• macOS, iPadOS, iOS

Maybe project management is in Ken Case’s blood. The CEO of the Omni Group recalls that, when he was growing up in Seattle, his father, a project scheduler at Boeing, used to bring home enormous rolls of paper with Gantt charts on them. In any case, the Omni Group, a leading developer of software for the Apple ecosystem, has produced OmniPlan, and it offers what you need to manage any project.

If you have experience using software on Apple’s platforms, OmniPlan will help you get started quickly, with all the complex tools you’d expect to find in project management available as you need them.

omniplan 4 ipad gantt OmniPlan

Gantt charts might be what King & Spalding program manager Greg Cimmarrusti had in mind when he said that being a project manager is like being an artist: “You have the different colored process streams combining into a work of art.” (Click image to enlarge it.)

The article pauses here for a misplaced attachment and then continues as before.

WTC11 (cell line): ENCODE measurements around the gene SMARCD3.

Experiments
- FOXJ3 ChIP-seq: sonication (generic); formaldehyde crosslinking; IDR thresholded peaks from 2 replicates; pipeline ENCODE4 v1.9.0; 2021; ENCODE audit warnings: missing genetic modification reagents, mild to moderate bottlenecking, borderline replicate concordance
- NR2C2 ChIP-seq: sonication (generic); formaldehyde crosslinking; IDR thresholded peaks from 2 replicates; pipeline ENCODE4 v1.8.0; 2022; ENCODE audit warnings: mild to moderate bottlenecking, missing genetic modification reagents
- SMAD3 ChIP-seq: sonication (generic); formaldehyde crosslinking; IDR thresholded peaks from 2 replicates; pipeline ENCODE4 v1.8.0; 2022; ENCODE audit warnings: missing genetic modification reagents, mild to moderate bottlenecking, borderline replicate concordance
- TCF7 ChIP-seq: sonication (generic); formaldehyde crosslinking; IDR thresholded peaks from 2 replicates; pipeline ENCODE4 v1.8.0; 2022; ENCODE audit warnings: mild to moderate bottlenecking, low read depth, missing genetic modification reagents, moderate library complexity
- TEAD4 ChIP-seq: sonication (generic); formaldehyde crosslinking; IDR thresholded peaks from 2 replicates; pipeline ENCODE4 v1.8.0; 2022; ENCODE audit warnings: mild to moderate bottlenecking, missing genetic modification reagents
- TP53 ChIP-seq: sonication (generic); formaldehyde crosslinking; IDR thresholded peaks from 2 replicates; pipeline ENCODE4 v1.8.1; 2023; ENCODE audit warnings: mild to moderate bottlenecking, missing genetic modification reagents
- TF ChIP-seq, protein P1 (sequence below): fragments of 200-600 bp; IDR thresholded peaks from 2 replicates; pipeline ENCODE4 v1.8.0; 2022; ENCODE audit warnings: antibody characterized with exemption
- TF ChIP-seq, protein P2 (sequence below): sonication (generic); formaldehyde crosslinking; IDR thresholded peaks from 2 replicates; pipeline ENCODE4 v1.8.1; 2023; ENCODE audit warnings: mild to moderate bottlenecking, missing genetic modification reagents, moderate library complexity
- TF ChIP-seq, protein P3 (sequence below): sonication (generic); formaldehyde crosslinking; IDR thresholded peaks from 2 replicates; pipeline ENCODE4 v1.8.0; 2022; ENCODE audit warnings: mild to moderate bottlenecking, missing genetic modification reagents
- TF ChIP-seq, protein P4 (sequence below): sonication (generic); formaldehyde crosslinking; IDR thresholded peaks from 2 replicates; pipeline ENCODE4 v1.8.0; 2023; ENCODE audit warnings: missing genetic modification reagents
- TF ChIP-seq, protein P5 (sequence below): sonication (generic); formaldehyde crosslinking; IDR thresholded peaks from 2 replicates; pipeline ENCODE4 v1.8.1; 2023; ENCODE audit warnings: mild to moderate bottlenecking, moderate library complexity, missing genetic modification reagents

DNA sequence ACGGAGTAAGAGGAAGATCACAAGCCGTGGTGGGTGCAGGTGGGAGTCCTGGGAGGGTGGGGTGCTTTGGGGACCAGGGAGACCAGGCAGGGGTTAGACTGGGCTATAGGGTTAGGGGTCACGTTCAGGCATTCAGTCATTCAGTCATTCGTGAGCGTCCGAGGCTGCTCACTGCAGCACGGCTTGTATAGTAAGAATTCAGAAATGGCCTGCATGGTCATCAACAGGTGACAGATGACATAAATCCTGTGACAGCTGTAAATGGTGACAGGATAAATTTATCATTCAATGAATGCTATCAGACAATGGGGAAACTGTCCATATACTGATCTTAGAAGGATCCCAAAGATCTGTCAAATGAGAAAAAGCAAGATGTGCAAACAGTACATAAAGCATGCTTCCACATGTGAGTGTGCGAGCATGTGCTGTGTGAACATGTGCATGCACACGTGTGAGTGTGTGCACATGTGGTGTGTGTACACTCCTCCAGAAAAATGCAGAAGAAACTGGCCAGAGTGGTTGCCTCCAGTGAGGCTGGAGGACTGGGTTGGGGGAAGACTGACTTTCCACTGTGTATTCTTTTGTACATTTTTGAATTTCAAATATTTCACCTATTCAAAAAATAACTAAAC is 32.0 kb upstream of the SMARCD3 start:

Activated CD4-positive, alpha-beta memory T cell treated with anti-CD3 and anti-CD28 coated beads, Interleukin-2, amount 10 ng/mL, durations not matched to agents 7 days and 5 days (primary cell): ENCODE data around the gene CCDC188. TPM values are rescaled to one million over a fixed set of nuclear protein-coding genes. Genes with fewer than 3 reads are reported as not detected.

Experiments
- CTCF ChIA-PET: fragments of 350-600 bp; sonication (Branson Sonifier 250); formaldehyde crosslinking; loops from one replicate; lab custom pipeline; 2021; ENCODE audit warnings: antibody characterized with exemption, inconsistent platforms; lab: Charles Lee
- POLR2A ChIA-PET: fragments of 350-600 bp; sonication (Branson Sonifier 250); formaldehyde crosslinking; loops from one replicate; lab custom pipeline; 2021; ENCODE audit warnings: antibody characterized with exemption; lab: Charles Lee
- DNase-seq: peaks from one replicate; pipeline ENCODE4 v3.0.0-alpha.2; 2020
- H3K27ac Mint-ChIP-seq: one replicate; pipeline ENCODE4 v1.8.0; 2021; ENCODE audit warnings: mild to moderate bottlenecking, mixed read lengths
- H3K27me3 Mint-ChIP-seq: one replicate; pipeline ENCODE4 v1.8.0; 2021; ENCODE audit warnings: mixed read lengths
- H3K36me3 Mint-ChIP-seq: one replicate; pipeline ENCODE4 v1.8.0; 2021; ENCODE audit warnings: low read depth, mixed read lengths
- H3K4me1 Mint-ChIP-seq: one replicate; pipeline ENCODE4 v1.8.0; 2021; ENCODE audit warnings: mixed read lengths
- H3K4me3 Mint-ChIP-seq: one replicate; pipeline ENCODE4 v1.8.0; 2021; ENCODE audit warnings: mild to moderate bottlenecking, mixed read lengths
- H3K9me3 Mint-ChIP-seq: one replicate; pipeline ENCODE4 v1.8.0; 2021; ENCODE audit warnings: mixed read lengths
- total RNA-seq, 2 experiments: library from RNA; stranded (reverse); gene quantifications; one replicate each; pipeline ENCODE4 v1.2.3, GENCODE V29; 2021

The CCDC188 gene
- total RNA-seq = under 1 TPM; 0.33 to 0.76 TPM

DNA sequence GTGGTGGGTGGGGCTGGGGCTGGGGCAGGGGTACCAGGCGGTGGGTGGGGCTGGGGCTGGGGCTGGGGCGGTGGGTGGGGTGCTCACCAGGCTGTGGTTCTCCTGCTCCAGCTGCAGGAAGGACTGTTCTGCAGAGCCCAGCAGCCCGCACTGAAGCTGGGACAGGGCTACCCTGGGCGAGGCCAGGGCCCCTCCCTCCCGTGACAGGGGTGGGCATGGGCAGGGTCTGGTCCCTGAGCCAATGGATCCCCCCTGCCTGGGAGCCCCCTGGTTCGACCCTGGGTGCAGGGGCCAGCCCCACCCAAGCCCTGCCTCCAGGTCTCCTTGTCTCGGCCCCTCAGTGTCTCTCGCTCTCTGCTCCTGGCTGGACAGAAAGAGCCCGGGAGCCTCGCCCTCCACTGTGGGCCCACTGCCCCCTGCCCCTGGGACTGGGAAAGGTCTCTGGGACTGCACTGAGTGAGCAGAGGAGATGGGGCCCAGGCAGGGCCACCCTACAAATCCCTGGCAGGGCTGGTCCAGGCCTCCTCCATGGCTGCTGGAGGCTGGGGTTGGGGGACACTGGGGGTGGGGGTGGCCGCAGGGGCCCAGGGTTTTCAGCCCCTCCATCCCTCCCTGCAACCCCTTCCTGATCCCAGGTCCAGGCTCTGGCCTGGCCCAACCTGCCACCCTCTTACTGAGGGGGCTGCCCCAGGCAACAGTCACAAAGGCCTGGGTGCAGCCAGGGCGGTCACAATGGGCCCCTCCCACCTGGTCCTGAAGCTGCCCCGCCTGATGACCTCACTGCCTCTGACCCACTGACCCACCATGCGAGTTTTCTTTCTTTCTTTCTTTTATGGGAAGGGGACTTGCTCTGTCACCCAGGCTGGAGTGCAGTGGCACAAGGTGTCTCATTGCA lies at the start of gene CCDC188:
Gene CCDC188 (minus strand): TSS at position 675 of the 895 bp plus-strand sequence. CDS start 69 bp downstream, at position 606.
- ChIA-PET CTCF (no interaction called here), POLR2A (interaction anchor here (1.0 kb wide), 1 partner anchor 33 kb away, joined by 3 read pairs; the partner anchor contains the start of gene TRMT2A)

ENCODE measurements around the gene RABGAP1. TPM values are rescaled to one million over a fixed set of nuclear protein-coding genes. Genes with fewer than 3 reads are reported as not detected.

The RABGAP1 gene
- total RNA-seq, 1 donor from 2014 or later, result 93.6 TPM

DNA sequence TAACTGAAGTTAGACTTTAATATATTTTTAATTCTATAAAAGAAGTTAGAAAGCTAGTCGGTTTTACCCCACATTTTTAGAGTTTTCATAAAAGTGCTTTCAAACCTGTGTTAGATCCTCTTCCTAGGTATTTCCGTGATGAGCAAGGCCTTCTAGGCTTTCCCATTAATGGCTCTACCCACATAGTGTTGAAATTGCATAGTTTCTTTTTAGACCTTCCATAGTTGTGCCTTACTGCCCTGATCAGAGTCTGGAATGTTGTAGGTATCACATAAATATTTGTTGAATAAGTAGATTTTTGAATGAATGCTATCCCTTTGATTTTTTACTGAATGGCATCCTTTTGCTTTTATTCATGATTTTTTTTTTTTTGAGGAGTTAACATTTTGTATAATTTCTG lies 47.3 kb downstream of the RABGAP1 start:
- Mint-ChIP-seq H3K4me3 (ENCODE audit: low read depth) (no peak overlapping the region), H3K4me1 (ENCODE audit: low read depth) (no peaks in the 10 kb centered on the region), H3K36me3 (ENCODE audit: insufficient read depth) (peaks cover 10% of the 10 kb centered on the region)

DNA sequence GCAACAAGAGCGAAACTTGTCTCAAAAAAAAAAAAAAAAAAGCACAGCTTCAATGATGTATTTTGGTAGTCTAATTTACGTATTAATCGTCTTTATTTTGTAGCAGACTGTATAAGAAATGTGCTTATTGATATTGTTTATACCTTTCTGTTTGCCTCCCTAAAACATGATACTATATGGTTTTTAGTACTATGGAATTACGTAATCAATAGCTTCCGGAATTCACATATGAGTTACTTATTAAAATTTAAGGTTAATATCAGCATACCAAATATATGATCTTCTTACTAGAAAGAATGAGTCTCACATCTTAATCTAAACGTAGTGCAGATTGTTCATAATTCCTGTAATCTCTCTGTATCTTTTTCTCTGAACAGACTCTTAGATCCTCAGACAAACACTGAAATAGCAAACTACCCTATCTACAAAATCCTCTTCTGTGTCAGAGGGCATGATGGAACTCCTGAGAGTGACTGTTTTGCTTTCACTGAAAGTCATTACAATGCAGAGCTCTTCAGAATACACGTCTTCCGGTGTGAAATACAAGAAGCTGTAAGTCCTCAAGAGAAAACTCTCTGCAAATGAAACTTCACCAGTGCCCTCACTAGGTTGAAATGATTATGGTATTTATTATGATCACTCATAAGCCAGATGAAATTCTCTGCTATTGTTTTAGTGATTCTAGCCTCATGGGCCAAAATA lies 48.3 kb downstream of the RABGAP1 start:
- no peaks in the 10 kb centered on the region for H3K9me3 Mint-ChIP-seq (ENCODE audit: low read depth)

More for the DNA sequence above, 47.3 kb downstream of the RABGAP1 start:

That’s not to say OmniPlan is a simple solution; it’s not. Despite its approachable interface, not every setting is easy to find. I became a little frustrated when attempting to build a recurring weekly task into a sample project, for example. Fortunately, OmniPlan is also supported by an extensive manual to help you find your way to the tools you need.

What you’ll find is extensive. The application has tools for resource allocation, project scheduling, charts, Gantt views, recurring and manual tasks, and a file format designed for better compatibility with third-party cloud services and with iCloud.

You’ll also find it easy to move between the iPad and Mac, because the UI is pretty much identical on the two platforms. On an iPhone, you’ll be constrained by space, but it still makes sense.